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Your Own Home Recording Studio

Want to make good-quality audio recordings in your own home? All you need is a PC, a hifi system, a good-quality microphone and some software.

By Michael Goebel

Due to the prices charged by professional recording studios (some in the region of hundreds of dollars per hour), many talented soloist and group musicians cannot afford the cost of producing their first CD. What’s more, attempts at recording an entire performance using a single microphone invariably lead to very poor results – results that are so bad that reviewers cringe when hearing even the most promising artists.

But there is a way out. The latest PC recording software makes it possible to obtain surprisingly good results using relatively simple equipment in the comfort of your own home.

Before describing how you go about making such recording, let’s take a look at the equipment you need. The list is as follows:

(1) A standard desktop computer (the faster, the better);

(2) A CD writer (writing speed not critical) and CD writing software;

(3) A good quality sound card (at least 16-bit) or on-board sound system;

(4) A good quality desktop microphone;

(5) Adobe Audition 1.0 (Win98 users can use CoolEdit and/or CoolEditPro) or Diamond Cut;

(6) A home stereo system capable of good performance; and

(7) A hifi "sampler CD" of known high quality and containing material familiar to you

There are also a few important things to consider before you begin:

  • This project is intended for those who are fairly proficient in the use of computers, Adobe Audition 1.0 and have some experience with audio.

  • It is extremely unlikely that you will achieve adequate results using a bargain-basement laptop and/or a $99 combination CD/radio/cassette home "hifi" system. As with all systems, the chain is only as strong as its weakest link.

    Click for larger image
    Fig.1: this is the Windows volume control mixer panel. Set both the "CD" and "wave" level controls to about 80% and the "master" or "volume control" to zero.
    Click for larger image
    Fig.2: the Windows volume control mixer panel properties window. Be sure to select the Microphone option for recording.

  • This project is much more easily carried out with the help of an experienced musician, preferably someone who can play an instrument (eg, guitar) and sing.

  • Screen resolutions of less than 1280x1024 will make it difficult to control and organise the program windows used in this project.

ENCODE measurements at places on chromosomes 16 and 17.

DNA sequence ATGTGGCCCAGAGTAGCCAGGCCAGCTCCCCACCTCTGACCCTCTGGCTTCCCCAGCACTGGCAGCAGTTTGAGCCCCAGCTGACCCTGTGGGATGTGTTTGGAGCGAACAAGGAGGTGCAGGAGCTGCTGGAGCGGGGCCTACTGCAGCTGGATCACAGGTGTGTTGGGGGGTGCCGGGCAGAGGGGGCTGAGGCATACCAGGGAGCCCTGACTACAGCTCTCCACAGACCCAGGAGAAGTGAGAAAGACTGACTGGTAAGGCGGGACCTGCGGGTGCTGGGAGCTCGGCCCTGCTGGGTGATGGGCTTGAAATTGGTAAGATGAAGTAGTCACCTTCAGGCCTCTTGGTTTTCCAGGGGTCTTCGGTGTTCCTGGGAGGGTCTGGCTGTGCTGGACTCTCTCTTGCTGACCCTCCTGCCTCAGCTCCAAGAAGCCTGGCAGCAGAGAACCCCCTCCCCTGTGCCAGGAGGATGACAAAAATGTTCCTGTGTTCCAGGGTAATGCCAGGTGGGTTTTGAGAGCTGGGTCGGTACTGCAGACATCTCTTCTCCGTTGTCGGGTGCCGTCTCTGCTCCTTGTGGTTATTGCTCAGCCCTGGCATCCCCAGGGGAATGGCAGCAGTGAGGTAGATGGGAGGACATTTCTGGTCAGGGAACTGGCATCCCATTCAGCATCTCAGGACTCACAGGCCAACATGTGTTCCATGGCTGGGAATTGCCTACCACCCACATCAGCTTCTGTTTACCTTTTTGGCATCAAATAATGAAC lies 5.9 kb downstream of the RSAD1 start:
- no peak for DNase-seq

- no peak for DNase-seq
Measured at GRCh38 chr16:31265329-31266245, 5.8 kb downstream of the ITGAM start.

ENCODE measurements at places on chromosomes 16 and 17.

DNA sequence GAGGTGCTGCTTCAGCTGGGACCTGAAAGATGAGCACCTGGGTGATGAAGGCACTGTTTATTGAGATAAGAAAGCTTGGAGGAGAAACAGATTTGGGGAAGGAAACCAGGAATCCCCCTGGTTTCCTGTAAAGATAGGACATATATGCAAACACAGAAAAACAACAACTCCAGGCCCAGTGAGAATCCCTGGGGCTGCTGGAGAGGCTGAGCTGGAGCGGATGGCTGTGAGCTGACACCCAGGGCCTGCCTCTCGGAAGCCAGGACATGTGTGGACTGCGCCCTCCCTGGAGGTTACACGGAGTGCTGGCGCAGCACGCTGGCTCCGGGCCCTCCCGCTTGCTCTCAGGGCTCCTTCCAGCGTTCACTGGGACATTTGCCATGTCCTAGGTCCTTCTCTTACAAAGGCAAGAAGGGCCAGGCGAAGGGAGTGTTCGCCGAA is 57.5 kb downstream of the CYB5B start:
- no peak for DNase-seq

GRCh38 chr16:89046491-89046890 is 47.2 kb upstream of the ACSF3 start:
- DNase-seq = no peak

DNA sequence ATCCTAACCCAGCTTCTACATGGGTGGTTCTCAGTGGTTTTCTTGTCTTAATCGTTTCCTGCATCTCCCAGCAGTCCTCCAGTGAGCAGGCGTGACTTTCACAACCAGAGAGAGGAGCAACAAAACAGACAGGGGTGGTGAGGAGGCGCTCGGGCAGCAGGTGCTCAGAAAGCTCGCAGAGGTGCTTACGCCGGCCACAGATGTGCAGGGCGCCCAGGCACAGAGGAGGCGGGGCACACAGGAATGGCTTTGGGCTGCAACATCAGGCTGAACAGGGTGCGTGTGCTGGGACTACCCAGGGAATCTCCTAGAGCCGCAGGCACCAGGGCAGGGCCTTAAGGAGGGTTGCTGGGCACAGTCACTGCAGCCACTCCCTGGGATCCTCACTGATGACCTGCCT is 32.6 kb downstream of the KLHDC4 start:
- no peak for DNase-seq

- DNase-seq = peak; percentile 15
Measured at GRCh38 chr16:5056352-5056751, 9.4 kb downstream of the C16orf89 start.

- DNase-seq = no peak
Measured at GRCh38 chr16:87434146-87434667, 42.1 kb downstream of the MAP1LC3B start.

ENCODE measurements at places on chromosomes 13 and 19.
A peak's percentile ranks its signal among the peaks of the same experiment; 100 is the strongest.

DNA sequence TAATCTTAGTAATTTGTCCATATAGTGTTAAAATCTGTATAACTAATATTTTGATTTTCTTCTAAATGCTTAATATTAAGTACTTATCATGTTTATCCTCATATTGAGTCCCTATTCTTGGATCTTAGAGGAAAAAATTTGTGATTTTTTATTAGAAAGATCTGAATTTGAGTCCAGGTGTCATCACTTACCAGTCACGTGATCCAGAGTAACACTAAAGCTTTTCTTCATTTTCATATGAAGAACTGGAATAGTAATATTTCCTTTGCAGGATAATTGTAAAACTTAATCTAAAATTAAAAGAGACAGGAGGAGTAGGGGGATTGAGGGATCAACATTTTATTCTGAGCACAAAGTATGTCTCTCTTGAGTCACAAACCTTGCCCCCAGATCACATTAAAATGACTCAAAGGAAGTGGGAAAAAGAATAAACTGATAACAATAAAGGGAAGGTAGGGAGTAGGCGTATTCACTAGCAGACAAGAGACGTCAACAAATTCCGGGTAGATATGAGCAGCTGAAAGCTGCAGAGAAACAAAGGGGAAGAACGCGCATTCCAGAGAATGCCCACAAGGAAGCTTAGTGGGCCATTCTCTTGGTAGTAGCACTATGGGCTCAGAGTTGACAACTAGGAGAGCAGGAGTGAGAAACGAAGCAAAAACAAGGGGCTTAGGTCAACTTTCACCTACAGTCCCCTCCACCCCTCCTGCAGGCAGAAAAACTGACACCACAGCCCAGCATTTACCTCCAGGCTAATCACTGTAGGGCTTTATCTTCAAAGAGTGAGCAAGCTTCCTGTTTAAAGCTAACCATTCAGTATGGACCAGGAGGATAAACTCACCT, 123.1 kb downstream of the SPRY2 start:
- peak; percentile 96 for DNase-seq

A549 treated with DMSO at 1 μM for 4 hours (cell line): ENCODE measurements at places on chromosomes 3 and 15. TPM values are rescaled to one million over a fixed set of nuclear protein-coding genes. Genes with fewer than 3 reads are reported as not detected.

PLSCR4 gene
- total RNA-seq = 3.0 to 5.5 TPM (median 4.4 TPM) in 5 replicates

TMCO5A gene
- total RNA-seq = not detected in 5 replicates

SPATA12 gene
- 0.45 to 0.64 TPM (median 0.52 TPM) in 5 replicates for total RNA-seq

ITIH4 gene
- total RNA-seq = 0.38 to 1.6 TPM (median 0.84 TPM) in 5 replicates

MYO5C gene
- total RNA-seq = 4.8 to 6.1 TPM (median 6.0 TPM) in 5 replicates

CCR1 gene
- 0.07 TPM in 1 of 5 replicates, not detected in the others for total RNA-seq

• An absolute minimum of background noise is essential to the re-cording process. If your computer has a noisy fan, then you should attend to this before embarking on this project.

    Also, remember to take the phone off the hook and switch off your mobile phone prior to any recording.

  • The objective is here is NOT to strive for bass levels that will rattle the windows or searing treble that causes bleeding from the ears. Instead, the aim is to achieve a well-balanced, pleasant and realistic level of sound.

  • Many stereo systems possess lots of "effects" options and it is vital that they be bypassed (disabled). The same goes for any "effects" on the computer (eg, "3D Depth", "Stereo Enhancement", "Surround Sound", etc).

  • For best results, all file operations for this project should be done in WAV format. Avoid the use of MP3 or any other type of sound file extension.

  • If you are having trouble getting sufficient gain through the microphone, go to the volume control panel (Fig.1), select "Options", "Advanced Controls", then in the microphone section, click on "Advanced" and select "Mic Boost".

  • In Adobe Audition 1.0, enable (tick the box marked) "Live update during recording" under "Options", "Settings". This will greatly facilitate monitoring the recording process.

  • While this project only uses a 2-track performance as an example, the principles and methods outlined can be extended to include up to 128 performers and/or instruments, by switching to the "multitrack" mode of Adobe Audition.

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